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War and Peace in the Nuclear Age; Carter's New World; Interview with Alexsandr Krasulin, 1986

Part of War and Peace in the Nuclear Age.


Alexsandr Krasulin was associated for many years with the Soviet Institute for Nuclear Research in Moscow. He opens with a discussion of nonproliferation, calling it the only area of common ground between the superpowers in the area of disarmament. Among other related topics he describes Moscow’s nonproliferation policies toward its allies. He is asked about the Atoms for Peace program, noting that the Soviets had their own version, complete with international conferences starting in 1954. He gives his reactions to the programs of France, China, and India, and delineates his concerns about possible developments on the Korean peninsula, and the Middle East. He rejects the proposition that there is a nuclear club that arrogates nuclear-related decisions and standard-setting to itself. He criticizes Israel’s 1981 strike against Iraq’ reactor, and comments on U.S. nuclear exports and the contradiction between commercial and nonproliferation priorities.

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War and Peace in the Nuclear Age
Carter's New World
Program Number



Interview with Alexsandr Krasulin, 1986

Series Description

The first atomic explosion in the New Mexico desert on July 16, 1945, changed the world forever. This series chronicles these changes and the history of a new era. It traces the development of nuclear weapons, the evolution of nuclear strategy, and the politics of a world with the power to destroy itself.

In thirteen one-hour programs that combine historic footage and recent interviews with key American, Soviet, and European participants, the nuclear age unfolds: the origin and evolution of nuclear weapons; the people of the past who have shaped the events of the present; the ideas and issues that political leaders, scientists, and the public at large must confront, and the prospects for the future. Nuclear Age highlights the profound changes in contemporary thinking imposed by the advent of nuclear weapons. Series release date: 1/1989

Program Description

President Carter comes to office determined to reduce the number of nuclear weapons and to improve relations with the Soviet Union. His frustrations are as grand as his intentions.

Carter had hoped the United States and the Soviet Union would reduce their reliance on nuclear weapons. He stopped production of the B-1 bomber. He believed the SALT II negotiations would be a step toward eliminating nuclear weapons. But his intentions were frustrated by Soviet actions and by a lack of consensus among his own advisors, including Chief SALT II negotiator Paul Warnke and national security advisor Zbigniew Brzezinski (who was dubious about arms control). Carter balanced Soviet aggression in Africa by improving American relations with China. He withdrew SALT II treaty from Senate consideration but its terms continued to serve as general limits on strategic nuclear force levels for both the United States and the Soviet Union.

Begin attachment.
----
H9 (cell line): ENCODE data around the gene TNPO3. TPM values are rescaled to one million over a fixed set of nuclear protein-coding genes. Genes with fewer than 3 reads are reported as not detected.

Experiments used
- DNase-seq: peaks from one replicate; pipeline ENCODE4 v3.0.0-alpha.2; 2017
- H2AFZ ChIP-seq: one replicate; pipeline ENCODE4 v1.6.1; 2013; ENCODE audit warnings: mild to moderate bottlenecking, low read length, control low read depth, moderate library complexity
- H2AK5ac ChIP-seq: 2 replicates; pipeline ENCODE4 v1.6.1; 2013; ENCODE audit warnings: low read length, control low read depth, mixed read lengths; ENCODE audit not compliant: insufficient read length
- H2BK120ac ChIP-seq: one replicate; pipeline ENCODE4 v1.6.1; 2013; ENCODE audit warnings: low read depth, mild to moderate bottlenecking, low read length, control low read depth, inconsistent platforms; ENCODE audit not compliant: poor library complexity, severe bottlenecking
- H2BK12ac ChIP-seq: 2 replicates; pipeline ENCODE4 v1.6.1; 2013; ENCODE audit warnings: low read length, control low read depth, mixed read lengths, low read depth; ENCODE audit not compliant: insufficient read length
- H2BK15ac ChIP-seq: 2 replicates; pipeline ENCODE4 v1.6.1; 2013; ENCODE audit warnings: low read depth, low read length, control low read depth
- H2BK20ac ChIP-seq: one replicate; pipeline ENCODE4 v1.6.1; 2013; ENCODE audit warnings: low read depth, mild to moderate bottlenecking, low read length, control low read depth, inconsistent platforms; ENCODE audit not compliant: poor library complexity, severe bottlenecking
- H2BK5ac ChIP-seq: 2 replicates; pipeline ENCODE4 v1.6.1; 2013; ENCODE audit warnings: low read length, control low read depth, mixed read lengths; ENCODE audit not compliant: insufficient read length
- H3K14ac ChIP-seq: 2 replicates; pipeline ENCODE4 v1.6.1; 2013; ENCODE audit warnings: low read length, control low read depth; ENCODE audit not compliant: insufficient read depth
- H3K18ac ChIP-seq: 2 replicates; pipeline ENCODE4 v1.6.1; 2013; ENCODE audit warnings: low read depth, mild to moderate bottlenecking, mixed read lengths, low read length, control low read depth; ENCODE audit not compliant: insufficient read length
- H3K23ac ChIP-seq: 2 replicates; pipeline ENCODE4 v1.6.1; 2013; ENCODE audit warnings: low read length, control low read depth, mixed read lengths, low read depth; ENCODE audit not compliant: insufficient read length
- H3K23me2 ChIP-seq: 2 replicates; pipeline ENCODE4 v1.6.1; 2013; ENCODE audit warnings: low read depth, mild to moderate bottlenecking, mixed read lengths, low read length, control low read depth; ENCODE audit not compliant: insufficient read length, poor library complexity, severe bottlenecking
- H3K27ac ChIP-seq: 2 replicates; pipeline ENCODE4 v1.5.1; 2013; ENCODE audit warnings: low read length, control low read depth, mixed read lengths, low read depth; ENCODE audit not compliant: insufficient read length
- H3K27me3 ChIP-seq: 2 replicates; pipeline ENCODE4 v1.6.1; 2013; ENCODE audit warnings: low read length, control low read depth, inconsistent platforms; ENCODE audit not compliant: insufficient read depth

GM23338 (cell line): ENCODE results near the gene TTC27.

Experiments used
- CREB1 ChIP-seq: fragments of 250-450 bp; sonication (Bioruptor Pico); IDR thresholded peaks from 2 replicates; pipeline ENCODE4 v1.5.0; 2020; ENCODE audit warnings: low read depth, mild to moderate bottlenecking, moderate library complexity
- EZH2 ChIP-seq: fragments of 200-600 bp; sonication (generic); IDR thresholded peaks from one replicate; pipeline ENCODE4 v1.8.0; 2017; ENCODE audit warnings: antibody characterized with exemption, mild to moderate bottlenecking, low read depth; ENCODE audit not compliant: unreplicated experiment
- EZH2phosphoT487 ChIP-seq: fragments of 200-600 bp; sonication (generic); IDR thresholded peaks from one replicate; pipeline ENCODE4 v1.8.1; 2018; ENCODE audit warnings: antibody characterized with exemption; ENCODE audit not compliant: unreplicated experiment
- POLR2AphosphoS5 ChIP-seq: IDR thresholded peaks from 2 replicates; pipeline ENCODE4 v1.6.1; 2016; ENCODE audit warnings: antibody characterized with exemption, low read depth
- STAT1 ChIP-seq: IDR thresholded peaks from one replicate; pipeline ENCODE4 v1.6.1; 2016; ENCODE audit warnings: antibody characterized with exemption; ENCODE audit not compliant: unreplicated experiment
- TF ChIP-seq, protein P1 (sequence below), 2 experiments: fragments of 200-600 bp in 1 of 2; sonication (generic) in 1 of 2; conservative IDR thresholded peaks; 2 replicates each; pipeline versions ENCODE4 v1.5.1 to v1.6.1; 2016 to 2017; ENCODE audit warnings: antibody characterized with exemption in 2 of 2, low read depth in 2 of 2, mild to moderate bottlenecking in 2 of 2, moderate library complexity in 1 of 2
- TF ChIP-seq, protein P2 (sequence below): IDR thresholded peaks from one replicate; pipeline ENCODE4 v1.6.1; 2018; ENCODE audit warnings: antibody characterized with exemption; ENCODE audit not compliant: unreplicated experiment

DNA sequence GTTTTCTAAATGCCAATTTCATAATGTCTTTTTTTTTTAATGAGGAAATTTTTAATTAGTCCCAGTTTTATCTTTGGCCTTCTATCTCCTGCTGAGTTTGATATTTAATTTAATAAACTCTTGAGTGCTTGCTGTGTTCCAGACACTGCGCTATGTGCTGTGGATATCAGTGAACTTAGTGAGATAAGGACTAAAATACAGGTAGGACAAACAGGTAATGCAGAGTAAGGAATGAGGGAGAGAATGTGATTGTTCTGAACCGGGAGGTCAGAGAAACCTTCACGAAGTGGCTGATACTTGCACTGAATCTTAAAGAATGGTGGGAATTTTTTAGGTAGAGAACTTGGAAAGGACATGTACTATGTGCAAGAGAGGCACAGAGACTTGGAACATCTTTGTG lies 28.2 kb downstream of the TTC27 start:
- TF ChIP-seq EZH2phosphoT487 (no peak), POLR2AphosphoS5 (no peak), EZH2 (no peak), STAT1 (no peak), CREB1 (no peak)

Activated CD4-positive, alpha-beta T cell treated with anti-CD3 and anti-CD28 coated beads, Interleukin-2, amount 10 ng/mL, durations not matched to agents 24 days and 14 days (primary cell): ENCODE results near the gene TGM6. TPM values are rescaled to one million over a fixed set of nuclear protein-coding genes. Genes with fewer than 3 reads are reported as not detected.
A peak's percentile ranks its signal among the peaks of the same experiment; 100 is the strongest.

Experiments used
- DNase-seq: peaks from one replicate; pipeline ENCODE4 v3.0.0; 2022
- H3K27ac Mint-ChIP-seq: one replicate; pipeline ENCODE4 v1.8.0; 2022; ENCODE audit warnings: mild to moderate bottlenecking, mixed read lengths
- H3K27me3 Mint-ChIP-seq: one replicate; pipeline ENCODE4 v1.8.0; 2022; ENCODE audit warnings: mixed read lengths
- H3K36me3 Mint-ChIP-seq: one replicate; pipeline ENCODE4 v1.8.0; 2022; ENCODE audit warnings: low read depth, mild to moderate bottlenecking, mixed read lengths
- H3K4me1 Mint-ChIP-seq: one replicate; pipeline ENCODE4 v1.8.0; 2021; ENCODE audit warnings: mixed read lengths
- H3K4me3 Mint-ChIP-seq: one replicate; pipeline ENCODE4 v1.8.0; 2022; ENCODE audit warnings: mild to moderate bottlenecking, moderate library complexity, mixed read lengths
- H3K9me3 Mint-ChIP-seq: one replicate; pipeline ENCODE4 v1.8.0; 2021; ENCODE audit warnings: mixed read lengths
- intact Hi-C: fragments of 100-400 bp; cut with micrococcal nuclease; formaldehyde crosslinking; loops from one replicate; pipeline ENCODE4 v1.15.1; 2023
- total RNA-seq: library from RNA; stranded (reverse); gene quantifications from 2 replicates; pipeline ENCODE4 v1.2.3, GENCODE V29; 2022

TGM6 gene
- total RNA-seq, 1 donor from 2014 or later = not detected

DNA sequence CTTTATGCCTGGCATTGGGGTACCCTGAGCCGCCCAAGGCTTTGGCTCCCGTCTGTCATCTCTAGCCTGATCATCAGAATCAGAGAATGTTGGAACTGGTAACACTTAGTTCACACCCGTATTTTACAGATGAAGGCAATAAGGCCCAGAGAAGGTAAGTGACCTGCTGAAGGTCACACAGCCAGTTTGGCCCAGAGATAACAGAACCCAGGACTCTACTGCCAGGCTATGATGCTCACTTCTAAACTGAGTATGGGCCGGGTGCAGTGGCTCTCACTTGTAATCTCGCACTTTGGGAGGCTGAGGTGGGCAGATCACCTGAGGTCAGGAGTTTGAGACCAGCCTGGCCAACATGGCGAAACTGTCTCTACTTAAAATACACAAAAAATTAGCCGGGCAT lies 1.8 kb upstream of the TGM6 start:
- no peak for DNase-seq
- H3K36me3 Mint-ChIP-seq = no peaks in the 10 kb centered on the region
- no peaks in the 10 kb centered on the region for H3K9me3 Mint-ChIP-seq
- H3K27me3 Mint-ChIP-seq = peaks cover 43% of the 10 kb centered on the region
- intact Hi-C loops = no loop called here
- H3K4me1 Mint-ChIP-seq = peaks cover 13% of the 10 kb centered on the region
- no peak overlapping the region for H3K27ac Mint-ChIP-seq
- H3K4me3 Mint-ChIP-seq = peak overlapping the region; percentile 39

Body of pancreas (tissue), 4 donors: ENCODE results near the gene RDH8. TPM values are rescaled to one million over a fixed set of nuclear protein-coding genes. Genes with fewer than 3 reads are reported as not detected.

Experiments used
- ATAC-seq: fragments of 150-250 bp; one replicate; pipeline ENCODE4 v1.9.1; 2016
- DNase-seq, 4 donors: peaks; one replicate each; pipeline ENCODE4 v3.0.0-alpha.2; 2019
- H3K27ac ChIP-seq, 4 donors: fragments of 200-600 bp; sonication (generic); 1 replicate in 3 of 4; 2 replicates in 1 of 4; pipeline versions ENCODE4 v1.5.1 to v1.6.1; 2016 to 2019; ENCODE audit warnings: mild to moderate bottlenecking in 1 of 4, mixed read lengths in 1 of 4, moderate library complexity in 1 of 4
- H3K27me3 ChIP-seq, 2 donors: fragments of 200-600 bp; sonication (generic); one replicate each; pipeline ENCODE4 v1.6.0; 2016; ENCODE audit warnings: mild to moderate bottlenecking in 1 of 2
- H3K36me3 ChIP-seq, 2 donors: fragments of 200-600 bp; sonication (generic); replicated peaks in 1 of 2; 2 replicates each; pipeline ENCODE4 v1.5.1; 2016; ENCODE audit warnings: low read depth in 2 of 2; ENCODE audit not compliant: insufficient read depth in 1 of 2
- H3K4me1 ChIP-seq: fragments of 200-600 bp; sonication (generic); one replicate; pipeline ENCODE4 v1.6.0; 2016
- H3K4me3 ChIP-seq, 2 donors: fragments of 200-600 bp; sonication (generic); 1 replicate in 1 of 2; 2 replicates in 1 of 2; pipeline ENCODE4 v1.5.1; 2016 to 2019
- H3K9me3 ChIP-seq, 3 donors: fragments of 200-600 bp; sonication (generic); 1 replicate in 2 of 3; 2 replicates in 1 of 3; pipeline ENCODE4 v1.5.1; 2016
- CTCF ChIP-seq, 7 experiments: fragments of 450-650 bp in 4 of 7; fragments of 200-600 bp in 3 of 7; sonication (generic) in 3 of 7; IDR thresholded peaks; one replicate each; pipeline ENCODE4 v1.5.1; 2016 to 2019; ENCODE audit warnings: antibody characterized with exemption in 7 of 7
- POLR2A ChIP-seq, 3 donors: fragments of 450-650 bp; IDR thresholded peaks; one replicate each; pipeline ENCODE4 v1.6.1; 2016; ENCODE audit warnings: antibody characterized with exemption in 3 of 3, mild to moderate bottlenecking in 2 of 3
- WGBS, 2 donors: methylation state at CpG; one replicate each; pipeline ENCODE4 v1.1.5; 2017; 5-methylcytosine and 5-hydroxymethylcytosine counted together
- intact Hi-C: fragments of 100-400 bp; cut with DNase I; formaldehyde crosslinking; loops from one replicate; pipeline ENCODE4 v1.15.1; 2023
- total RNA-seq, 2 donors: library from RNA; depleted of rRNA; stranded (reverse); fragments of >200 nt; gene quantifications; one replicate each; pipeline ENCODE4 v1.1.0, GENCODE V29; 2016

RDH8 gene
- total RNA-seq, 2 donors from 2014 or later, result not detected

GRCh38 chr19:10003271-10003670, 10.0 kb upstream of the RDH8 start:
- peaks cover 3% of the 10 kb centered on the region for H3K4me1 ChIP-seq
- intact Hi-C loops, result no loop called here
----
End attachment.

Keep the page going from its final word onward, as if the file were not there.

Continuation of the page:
Asset Type

Raw video

Media Type


Treaty on the Non-proliferation of Nuclear Weapons (1968)
International Atomic Energy Agency
United States
Nuclear nonproliferation
Nuclear disarmament
Nuclear-weapon-free zones
Nuclear weapons
Treaty for the Prohibition of Nuclear Weapons in Latin America (1967)
Soviet Union
Great Britain
Nuclear Test Ban Treaty (1963)
United Nations
Korea (South)
South Africa
Moscow, Russia
War and Conflict
Global Affairs
Krasulin, Alexsandr B. (Interviewee)
Publication Information
WGBH Educational Foundation
Chicago: “War and Peace in the Nuclear Age; Carter's New World; Interview with Alexsandr Krasulin, 1986,” 12/12/1986, GBH Archives, accessed December 11, 2023,
MLA: “War and Peace in the Nuclear Age; Carter's New World; Interview with Alexsandr Krasulin, 1986.” 12/12/1986. GBH Archives. Web. December 11, 2023. <>.
APA: War and Peace in the Nuclear Age; Carter's New World; Interview with Alexsandr Krasulin, 1986. Boston, MA: GBH Archives. Retrieved from
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